'Americans know real change in Washington will never happen until we end the era of permanent politicians,' Sen. Jim DeMint said in a statement.

Washington (CNN) - A handful of Republican senators have proposed a Constitutional amendment to limit the amount of time a person may serve in Congress.

Currently, there are no term limits for federal lawmakers, but Sen. Jim DeMint, R-South Carolina, and several of his colleagues are advocating that service in the Senate be limited to 12 years, while lawmakers would only be allowed to serve 6 years in the House.

"Americans know real change in Washington will never happen until we end the era of permanent politicians," DeMint said in a statement released by his office. "As long as members have the chance to spend their lives in Washington, their interests will always skew toward spending taxpayer dollars to buyoff special interests, covering over corruption in the bureaucracy, fundraising, relationship building among lobbyists, and trading favors for pork – in short, amassing their own power."

Two-thirds of the House and Senate would need to approve the amendment - a stumbling block that short-circuited the idea 14 years ago. The new proposal echoes the Citizen Legislature Act, part of the original Contract with America proposed by Republicans before they won control of Congress in 1994. That measure, which would have allowed both senators and members of the House to serve just 12 years, won a majority in the Republican-controlled House in 1995, but failed because it did not meet the constitutionally-required two-thirds threshold.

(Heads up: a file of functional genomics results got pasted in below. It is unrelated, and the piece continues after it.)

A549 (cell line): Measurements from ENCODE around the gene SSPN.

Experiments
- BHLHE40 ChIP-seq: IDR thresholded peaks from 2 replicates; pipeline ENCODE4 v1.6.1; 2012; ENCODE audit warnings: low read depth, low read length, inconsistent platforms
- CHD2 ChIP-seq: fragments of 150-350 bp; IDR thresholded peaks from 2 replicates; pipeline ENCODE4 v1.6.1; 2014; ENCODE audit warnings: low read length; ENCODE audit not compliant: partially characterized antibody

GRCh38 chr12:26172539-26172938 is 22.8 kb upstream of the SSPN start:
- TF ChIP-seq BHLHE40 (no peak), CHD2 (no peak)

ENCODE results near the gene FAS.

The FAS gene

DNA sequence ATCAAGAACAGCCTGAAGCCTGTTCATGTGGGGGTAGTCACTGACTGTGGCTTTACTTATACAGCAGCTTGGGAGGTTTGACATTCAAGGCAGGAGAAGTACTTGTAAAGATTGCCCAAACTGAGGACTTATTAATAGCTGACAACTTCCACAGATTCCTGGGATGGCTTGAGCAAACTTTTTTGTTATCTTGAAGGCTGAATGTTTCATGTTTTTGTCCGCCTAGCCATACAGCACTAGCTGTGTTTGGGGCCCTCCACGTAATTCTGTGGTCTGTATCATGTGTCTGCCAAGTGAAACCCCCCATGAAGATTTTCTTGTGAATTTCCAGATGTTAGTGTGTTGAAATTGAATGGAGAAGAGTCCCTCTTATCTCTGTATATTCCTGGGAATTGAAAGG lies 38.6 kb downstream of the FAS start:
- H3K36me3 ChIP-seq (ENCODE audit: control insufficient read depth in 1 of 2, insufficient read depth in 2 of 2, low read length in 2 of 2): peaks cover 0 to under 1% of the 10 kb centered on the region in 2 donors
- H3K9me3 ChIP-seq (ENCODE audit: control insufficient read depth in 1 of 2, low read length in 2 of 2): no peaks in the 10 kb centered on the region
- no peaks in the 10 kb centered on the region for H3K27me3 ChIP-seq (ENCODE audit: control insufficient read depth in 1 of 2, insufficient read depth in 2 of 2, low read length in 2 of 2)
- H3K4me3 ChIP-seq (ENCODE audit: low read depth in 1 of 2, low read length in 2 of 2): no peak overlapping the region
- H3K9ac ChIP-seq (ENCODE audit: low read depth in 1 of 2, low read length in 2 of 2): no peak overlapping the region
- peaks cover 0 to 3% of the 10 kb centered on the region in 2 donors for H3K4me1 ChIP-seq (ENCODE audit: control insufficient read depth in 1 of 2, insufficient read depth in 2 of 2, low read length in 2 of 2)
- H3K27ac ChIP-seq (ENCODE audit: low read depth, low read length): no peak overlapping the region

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Filed under: Congress • Extra • GOP • Jim DeMint • Kay Bailey Hutchison • Sam Brownback • Tom Coburn
April 30th, 2009
04:06 PM ET
11 months ago

Gates: Military strike on Iran's nuclear program won't work

 Gates and Secretary of State Hillary Clinton spoke before a Senate panel.
Gates and Secretary of State Hillary Clinton spoke before a Senate panel.

WASHINGTON (CNN) – Defense Secretary Robert Gates said Thursday a military strike on Iran's nuclear program would not stop that country from pursuing the development of a nuclear weapon.

Gates told a Senate panel that a military option would only delay Iran's nuclear ambitions and drive the program further underground, making it more difficult to monitor, he said.

He said the better option would be for the United States and its allies to convince Iran that building a nuclear program would start an arms race that would leave the country less secure.

"Their security interests are actually badly served by trying to have nuclear weapons," Gates said. "They will start a nuclear arms race in the Middle East and they will be less secure at the end than they are now."

Gates was joined by Secretary of State Hillary Clinton in an appearance before the Senate Appropriations Committee to discuss the 2009 supplemental request.

Clinton and Gates told the panel the United States and its allies should pressure Iran with tougher sanctions.

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Filed under: Hillary Clinton • Iran • Robert Gates • Sam Brownback
April 28th, 2009
12:35 PM ET
5 years ago

Brownback 'stunned' by Specter switch

WASHINGTON (CNN) – Sen. Sam Brownback of Kansas told CNN he is "stunned" by the news that Arlen Specter is switching parties.

Walking into emergency meeting of GOP Senators, Brownback stopped to read his BlackBerry and his mouth dropped.

"Arlen's his own man, but it's not good," he said.

"I'm just stunned, just heard about it here," Brownback said, motioning to his BlackBerry. "I'm very surprised. I had no idea it was coming."


Filed under: Sam Brownback
December 17th, 2008
02:05 PM ET
6 years ago

Second GOP senator to announce retirement